The NTSB’s review of helicopter training resources suggested that the accident pilot may not have been aware of the specific control inputs needed to successfully enter an autorotation at cruise speed. Without such guidance, pilots of helicopters with low inertia rotor systems may not know that aft cyclic must be applied when collective is lowered to maintain control of the helicopter and perform a successful autorotation.

When previously learned habit patterns are inappropriate for the current aircraft, environment or procedures, the condition is “negative habit transfer.” Research by the University of Manchester’s Dr. James Reason, world renowned expert on human error, found that negative habit transfer increases the chance of human error fivefold. Unfortunately, the limited reaction time available in the event of an engine failure means there’s none left to correct an error if the pilot screws up the entry into an autorotation.

Fatigue clearly was a factor in the accident as well. According to the NTSB’s human performance analysis by William Bramble, Ph.D., the pilot had slept five or fewer hours the previous night and felt tired. Moreover, he had a cumulative duty time of over 12 hr. and time-since-waking of over 13 hr. at the time of the accident. Bramble notes that this type of fatigue could explain attention lapses, continuing ineffective solutions and delayed reaction times.

There is, however, another important trait of fatigue that is especially pertinent to this discussion. A fatigued pilot when confronted with a startling situation is more likely to automatically revert to previous habits. Since the accident pilot had been trained as a U.S. Army aviator and was an Iraq veteran, it’s enlightening to review the emergency procedures for the twin-engine, two-pilot, 22,000 lb. (max gross weight) UH-60 Black Hawk, that service’s most common rotorcraft, and one whose rotor system turned counter-clockwise, as do most American-made helicopters.

Section 9.12 of the aircraft handbook states, “If both engines fail, immediate action is required to make a safe autorotative descent. The altitude and airspeed at which a two-engine failure occurs will dictate the action to be taken. After the failure, main rotor rpm will decay rapidly and the aircraft will yaw to the left. Unless a two-engine failure occurs near the ground, it is mandatory that autorotation be established immediately. During cruise, reduce collective immediately to regain main rotor rpm and then adjust as required to maintain main rotor rpm within power-off rotor speed limits. The cyclic should be added as necessary to attain and maintain the desired airspeed.”

When you think back to the rigors of military training and the frequent check rides, these responses would have become ingrained in the accident pilot’s reflexes. Now consider that as a civilian he was flying as a single pilot in a single-engine helicopter with a 4,960-lb. gross weight and low inertia rotor system that turned clockwise. The differences between the two helicopters are vast, and that’s where a company’s training program must be sufficient to help transition a pilot.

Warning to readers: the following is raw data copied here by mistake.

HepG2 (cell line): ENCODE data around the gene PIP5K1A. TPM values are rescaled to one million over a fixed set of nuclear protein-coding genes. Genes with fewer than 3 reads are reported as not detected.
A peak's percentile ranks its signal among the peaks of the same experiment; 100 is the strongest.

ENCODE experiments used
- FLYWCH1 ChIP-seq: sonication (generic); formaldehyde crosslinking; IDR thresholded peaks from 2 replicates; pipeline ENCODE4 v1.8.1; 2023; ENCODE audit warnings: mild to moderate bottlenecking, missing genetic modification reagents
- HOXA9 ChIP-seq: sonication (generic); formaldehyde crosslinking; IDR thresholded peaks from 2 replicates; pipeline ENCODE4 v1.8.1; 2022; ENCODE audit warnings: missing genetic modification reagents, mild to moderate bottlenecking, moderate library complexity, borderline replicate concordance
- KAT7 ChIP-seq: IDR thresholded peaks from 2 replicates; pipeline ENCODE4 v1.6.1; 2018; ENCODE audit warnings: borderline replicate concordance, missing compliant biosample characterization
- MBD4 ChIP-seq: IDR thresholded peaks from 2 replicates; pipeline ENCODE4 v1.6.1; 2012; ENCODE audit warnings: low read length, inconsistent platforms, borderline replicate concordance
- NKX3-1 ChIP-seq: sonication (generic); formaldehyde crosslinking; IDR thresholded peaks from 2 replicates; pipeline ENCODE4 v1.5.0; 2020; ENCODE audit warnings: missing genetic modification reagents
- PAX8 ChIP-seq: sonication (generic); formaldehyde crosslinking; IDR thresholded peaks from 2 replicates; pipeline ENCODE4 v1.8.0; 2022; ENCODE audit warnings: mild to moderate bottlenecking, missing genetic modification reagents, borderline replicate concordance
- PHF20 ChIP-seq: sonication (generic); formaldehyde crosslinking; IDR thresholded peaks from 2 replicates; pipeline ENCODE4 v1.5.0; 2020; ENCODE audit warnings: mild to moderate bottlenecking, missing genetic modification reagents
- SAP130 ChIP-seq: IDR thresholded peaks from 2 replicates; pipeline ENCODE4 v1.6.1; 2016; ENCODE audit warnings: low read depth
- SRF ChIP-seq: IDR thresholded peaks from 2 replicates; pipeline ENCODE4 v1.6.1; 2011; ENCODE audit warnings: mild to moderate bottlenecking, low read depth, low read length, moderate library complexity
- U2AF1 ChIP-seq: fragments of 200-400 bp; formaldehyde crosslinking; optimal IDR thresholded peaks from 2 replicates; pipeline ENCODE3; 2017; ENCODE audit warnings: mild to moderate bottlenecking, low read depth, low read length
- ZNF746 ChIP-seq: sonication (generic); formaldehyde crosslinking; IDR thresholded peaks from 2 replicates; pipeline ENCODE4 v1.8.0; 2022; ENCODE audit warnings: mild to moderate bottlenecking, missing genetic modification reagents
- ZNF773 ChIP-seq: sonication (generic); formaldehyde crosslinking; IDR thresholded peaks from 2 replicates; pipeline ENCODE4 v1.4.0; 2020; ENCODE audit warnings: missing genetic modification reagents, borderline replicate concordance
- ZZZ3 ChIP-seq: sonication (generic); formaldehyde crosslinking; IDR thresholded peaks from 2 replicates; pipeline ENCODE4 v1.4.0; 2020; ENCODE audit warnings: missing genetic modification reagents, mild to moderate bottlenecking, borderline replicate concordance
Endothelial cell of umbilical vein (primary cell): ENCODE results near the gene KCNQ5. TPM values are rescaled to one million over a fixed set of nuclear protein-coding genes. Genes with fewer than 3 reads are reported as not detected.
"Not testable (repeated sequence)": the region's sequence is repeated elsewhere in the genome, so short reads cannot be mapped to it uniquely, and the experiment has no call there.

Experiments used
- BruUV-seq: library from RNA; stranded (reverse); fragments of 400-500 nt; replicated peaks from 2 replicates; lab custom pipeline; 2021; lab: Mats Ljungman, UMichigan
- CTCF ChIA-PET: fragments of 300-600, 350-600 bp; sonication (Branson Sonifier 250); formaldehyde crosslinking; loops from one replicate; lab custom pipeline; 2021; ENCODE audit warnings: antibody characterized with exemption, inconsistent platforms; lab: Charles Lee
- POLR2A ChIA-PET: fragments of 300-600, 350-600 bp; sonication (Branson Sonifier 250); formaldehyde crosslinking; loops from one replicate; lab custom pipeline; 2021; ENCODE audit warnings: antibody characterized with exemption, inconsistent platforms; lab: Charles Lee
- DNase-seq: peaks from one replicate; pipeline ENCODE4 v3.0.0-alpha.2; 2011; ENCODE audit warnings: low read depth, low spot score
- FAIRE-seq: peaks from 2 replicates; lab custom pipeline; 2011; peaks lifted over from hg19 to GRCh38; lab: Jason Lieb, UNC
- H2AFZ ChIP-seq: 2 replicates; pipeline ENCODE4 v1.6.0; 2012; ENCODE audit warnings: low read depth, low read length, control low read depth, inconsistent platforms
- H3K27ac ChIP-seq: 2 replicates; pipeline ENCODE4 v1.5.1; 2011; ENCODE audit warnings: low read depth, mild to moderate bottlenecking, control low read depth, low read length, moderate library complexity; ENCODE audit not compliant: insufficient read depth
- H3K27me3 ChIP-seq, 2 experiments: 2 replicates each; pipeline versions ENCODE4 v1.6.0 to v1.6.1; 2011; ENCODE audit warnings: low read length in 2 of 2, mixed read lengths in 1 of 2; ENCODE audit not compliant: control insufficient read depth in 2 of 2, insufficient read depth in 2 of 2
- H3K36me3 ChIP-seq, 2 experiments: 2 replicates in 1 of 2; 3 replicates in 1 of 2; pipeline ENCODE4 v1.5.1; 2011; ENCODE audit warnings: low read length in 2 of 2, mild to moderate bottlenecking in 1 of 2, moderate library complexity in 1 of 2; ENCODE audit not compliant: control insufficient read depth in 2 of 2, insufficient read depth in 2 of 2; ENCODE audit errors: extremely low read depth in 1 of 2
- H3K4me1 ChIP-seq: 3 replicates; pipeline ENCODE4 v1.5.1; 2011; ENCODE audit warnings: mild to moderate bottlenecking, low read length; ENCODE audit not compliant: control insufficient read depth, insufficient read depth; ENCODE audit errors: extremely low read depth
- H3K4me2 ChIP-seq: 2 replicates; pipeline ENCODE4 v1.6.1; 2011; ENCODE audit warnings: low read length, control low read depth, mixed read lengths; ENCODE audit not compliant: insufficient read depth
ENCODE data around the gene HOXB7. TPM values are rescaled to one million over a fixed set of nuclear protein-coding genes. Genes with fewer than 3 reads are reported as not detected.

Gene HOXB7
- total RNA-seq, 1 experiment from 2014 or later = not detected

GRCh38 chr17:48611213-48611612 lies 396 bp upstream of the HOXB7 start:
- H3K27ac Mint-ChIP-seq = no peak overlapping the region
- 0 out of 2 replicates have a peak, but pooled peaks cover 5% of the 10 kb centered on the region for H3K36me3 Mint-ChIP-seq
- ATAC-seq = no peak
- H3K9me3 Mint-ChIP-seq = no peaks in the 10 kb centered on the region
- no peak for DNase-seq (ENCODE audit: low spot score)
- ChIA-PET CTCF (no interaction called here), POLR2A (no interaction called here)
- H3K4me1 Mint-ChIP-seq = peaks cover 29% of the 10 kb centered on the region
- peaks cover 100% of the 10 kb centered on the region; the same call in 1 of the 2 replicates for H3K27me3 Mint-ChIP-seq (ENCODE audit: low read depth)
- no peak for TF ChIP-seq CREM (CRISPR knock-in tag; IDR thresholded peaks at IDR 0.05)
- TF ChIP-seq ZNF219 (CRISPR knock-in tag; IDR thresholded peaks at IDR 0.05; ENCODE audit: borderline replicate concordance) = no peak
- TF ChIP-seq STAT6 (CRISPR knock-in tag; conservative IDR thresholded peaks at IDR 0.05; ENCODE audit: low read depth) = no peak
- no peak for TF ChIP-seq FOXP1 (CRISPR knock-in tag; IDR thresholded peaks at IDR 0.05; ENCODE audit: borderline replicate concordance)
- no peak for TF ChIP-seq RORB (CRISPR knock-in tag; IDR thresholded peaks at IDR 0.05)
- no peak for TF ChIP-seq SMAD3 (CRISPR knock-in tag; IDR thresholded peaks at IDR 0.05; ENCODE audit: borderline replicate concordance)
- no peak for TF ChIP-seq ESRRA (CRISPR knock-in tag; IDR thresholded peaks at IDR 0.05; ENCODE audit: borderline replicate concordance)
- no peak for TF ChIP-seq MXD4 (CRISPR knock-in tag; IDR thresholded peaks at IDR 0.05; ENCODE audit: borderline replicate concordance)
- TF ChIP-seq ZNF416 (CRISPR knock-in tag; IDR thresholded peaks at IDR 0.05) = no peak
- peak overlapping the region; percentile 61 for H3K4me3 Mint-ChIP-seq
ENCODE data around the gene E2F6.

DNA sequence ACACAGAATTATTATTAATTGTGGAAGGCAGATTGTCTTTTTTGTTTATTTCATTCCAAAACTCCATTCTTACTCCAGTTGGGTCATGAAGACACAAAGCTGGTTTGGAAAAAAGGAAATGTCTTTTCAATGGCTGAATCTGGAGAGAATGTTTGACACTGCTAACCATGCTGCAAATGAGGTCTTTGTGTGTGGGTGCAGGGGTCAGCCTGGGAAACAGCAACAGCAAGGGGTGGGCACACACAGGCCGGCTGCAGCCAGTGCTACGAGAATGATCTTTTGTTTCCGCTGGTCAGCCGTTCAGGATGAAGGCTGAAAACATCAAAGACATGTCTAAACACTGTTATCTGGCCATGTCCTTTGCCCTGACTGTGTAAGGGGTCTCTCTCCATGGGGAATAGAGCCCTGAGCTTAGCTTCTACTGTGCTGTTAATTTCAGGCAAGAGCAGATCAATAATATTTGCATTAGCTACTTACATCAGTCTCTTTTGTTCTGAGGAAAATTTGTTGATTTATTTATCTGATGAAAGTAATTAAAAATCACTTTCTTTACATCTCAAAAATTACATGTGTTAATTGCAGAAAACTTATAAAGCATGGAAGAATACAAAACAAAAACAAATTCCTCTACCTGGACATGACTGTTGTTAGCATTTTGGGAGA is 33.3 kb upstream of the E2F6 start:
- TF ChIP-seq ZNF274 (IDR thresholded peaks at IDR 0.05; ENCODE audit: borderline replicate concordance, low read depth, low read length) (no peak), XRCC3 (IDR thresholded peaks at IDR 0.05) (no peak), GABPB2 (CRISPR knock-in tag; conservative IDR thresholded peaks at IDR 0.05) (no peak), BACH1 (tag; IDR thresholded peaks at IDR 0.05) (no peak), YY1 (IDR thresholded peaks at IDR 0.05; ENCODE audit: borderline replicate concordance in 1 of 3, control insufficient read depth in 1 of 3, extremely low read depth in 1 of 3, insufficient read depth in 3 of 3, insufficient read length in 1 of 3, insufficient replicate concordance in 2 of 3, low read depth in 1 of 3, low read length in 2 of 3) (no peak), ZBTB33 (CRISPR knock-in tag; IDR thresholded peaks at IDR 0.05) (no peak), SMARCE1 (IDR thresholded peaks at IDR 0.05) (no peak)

This is where another major link in the error chain occurred. According to the NTSB’s findings, the autorotation training that the pilot received in the AS350 B2 was not representative of an actual engine failure at cruise airspeed. Rather the autorotation training was done at airspeeds below cruise where less aft cyclic is needed to enter an autorotation. The NTSB believes this likely contributed to the pilot’s failure to execute a successful autorotation.

The Safety Board also stated if the pilot had received autorotation training in a simulator rather than in a helicopter he would have been better prepared and might have effectively responded to the engine failure during the accident flight. Accordingly, the NTSB is recommending realistic autorotation training in all environmental conditions.

Presumably, the principal operations inspectors overseeing these certificate carriers have rotorcraft backgrounds, and yet in reviewing this accident, the NTSB exposed incomplete autorotation training, training programs delivering wrong information and a flight manual with inadequate autorotation information, among other things.

The NTSB concluded that because of a lack of specific guidance in FAA training materials, many other helicopter pilots may also be unaware of the specific
actions required within seconds of losing engine power and recommended that the FAA revise its training materials
accordingly.

The Safety Board’s analysis of this accident raised concerns within the industry since many civilian helicopter pilots have military operational backgrounds similar to that of the accident pilot, that is, flying two-pilot, two-engine, high-inertia machines with rotors turning counter-clockwise. How well does that prepare them for flying solo in relatively light aircraft like the AS350?

And there are circumstances unrelated to that accident that also give one pause. Consider that quite a few business aviation pilots are rated for fixed-wing and rotary-wing aircraft. Then consider that Robinson Helicopter Co. found that highly experienced airplane pilots flying helicopters habitually apply fixed-wing control inputs to disturbances that can result in mast-bumping, even though such actions are contrary to their rotary-wing training. Is it possible to “un-train” such primal responses learned over decades in one type of aircraft when operating another type?

Such questions beget more. How many pilots lack sufficient training on the proper control input reflexes for an autorotation in their particular rotorcraft and from any phase of flight? How much should they practice and how frequently? And do dual-rated pilots need more?

Although a terrific safety feature, autorotations occur in the extreme — usually after an unexpected and sudden failure — and demand immediate and correct pilot response. Ensuring the latter involves well-considered action geared to a specific aircraft type and for which the pilot has trained so thoroughly and regularly that the right response is automatic. 

Rotorcraft Flying Handbook:
Pilot Reaction to
an Engine Failure

• Immediately lower the collective

 Lift and drag are reduced

 Helicopter begins
     immediate descent

 Produces upward flow of air        
     through the main rotor system

 Provides sufficient thrust
      to maintain rotor rpm
      throughout the descent

Source NTSB/FAA